Peter Chung, co-owner of Mukja Korean Fried Chicken restaurant, has a lot to celebrate. The Georgia Tech Scheller undergraduate alum accomplished one of his bucket list items when he and his business partner, Sean Chang, were included in Atlanta Inno’s “25 Under 25” list in 2020 for the founding of their restaurant. In the same year, the duo was included on the “Rising Stars” list by the Georgia Restaurant Association.
"I got the call and had tears in my eyes. It was a dream come true,” Chung said. “I thought opening a restaurant at a young age was an accomplishment. But opening a restaurant during Covid and having people notice it is the most rewarding part. It’s been amazing to show our Korean culture and get recognized for it.”
Mukja Is Born
Chung and Chang were college roommates as they pursued their undergraduate studies. Chung went to Scheller and majored in finance, while Chang went to Georgia State. Chang loved to cook and was always in the kitchen cooking meals using his family recipes. One day, he tried something new and made fried chicken that was so good the two joked about opening a restaurant one day.
As their friends came over to try out the fried chicken, Chung and Chang realized they may have something on their hands. It wasn’t until a Michelin-star chef came over and said, “This fried chicken is a hit.”
That compliment was all the duo needed to realize they should go into business together and open up their own Korean fried chicken restaurant. After they graduated from college in 2019, Chung said the stars aligned and they formed their company, C&C Hospitality Group, and Mukja Korean Fried Chicken was born.
Chung and Chang formed C&C Hospitality Group to bring awareness to Korean food and culture. The two best friends are from South Korea and grew up in the Southern U.S. They wanted Mukja — which translates to “Let’s Eat” in Korean — to blend their two identities to create something new.
Walking into Mukja you’re greeted by images of the food displayed on the wall to convey visual menus and a black and white mural that features Atlanta staples such as a peach, a Coke bottle, and a MARTA train. The words “Let’s Eat” translated in Korean are at the center of the mural to harmoniously blend Korean and American cultures. The restaurant exudes the warm and inviting atmosphere Chung said they wanted to create.
“The motto at Mukja is ‘good food, good times, and good people,’” said Chung. “That’s the impression we want the restaurant to leave on people. A place where you can hang with friends, enjoy chicken and beer, and have a good time.”
The Scheller alum credits learning the fundamentals of business and the strong community he experienced at the College for solidifying his dream of becoming an entrepreneur.
“The ability to talk with people who owned startups and network with them was beneficial for my growth as an entrepreneur. I was able to interact with business owners and potential business owners to learn from other people’s real-world perspectives, struggles, and accomplishments,” he said. “It was a great environment, and I think it fostered a lot of my entrepreneurial spirit.”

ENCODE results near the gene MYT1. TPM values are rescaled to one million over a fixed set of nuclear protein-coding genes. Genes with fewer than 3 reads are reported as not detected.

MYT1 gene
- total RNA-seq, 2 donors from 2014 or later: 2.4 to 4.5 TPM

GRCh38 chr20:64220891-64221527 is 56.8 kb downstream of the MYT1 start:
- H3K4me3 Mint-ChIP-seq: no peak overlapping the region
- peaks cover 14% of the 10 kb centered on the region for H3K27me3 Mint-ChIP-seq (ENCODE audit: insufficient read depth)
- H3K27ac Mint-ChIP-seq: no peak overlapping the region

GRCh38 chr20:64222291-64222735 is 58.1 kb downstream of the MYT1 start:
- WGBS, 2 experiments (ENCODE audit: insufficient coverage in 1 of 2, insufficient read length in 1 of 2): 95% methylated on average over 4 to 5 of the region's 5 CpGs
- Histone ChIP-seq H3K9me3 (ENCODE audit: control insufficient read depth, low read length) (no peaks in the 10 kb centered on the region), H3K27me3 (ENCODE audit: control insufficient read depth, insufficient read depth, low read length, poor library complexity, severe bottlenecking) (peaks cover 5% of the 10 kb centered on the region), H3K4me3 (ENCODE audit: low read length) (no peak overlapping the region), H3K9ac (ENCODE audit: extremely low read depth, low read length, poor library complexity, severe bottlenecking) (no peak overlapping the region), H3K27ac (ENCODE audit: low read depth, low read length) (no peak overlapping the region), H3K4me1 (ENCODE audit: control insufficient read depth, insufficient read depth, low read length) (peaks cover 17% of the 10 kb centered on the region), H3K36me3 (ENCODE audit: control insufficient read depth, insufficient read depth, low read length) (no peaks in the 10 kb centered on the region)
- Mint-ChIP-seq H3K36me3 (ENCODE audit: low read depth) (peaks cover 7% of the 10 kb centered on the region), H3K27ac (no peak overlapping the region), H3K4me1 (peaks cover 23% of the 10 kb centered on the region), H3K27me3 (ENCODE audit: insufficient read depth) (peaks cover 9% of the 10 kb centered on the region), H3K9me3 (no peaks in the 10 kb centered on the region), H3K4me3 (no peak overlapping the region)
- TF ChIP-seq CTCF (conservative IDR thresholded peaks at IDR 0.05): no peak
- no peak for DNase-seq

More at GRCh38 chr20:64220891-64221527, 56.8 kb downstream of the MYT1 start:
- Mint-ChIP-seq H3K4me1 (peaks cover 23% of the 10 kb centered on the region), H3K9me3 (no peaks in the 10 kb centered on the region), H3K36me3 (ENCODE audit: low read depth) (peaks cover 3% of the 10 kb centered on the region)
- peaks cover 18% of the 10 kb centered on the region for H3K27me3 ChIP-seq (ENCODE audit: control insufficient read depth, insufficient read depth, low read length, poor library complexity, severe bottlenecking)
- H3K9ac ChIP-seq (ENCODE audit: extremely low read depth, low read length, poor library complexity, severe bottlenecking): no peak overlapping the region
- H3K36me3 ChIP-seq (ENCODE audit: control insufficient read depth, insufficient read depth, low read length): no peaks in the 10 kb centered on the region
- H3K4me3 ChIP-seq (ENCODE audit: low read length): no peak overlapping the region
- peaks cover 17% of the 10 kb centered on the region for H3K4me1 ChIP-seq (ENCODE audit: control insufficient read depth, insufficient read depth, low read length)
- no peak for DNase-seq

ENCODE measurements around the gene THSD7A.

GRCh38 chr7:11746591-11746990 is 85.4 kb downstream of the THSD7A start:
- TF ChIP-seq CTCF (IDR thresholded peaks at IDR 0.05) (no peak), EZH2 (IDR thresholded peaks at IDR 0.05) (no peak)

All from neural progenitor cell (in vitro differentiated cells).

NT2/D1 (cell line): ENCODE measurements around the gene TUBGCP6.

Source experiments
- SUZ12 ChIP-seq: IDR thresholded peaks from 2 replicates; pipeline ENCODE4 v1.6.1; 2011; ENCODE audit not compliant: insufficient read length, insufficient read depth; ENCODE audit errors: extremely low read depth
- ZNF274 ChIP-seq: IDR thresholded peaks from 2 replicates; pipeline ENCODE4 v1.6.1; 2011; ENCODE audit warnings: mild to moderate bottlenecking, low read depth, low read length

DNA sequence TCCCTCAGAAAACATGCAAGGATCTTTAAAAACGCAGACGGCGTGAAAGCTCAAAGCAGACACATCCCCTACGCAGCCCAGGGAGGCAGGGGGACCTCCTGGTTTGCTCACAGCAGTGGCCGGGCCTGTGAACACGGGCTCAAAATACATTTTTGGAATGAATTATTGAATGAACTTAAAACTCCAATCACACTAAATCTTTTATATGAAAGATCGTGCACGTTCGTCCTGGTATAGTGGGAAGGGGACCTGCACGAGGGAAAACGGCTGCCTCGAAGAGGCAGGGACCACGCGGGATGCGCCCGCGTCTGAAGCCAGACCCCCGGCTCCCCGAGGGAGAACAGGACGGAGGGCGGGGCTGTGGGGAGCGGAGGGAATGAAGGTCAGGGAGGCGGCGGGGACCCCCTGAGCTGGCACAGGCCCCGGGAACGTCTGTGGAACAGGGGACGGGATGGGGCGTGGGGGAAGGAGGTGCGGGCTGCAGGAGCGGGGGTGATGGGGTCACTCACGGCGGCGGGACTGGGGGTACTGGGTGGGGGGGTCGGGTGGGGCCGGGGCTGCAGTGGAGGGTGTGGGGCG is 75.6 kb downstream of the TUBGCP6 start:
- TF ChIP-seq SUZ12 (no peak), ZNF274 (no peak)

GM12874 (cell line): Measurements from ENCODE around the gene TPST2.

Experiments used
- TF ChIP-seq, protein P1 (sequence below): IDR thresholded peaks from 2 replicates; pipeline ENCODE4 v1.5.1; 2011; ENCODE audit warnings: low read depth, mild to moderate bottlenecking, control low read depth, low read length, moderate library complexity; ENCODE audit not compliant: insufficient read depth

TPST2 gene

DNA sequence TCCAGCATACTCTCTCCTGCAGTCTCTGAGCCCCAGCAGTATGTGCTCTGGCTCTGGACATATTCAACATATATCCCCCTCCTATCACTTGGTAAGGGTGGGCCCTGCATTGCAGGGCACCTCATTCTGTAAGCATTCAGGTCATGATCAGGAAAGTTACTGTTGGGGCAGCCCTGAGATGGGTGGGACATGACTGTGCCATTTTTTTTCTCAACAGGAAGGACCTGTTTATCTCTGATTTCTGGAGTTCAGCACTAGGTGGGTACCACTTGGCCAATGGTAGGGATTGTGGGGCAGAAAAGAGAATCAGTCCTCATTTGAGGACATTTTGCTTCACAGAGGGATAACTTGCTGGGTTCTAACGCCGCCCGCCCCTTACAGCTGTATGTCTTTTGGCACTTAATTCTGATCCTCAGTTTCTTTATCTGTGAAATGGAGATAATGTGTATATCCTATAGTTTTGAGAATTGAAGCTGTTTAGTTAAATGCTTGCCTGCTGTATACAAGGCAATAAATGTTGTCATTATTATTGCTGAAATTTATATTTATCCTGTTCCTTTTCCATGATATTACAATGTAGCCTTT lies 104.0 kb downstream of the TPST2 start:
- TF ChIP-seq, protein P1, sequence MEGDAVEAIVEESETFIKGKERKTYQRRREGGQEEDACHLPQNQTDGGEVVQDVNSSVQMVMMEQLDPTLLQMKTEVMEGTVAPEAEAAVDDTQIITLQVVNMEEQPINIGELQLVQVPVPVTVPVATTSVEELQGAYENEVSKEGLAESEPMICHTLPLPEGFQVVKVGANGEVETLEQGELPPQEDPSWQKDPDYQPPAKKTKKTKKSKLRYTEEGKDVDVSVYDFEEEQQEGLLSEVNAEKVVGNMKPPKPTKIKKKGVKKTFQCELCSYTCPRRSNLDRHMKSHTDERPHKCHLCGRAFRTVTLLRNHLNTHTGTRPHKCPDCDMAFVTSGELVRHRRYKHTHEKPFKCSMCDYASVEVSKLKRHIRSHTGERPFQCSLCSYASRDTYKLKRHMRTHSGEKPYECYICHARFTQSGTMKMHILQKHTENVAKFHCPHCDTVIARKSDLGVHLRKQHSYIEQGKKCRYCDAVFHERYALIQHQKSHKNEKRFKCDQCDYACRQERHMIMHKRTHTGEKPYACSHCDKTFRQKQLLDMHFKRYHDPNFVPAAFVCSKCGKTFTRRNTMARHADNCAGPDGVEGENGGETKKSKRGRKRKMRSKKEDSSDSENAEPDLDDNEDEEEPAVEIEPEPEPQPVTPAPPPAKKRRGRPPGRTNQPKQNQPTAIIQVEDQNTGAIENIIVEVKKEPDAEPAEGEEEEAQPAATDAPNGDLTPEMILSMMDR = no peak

Strong Bonds and Culture Awareness
Even though Chung has a lot to celebrate, he said opening during the pandemic was a challenge. It taught him having a strong team is fundamental to a business’s success. When Mukja opened, they wanted to cultivate an environment and culture where employees feel valued and want to stay. Their mission to create that environment proved to be successful. Their team’s loyalty and dedication helped them survive the pandemic.
“We would not have made it through the pandemic without them,” he said. “The value of having good, strong, and dependable team members will help you steer the ship.”
Having a reliable business partner has also helped with the restaurant’s success, Chung says. When starting a business, the consensus is to avoid going into business with friends. The opposite is true for Mukja. Chung credits his and Chang’s strong friendship as a big reason why the restaurant thrives. They built their business on the foundation of friendship, love, respect, and loyalty.
When they were planning out the restaurant, Chang was going to be a chef, but a car accident left him paralyzed from the waist down. He now uses a wheelchair. Chung says that was a difficult time for Chang as he faced a lot of personal struggles, but Chung was always there for him. That shared experience created a bond of respect and loyalty between the two.
Chung is happy that Mukja allows them to spread awareness of their Korean American culture in Atlanta. They get calls and emails all the time thanking them for representing the Korean American and Asian American communities.
“It’s been rewarding for me because I get to push our culture out into the world and say our voices matter,” he said. “We matter.”
Mukja Korean Fried Chicken is located at 933 Peachtree Street Suite #951, Atlanta, GA 30309.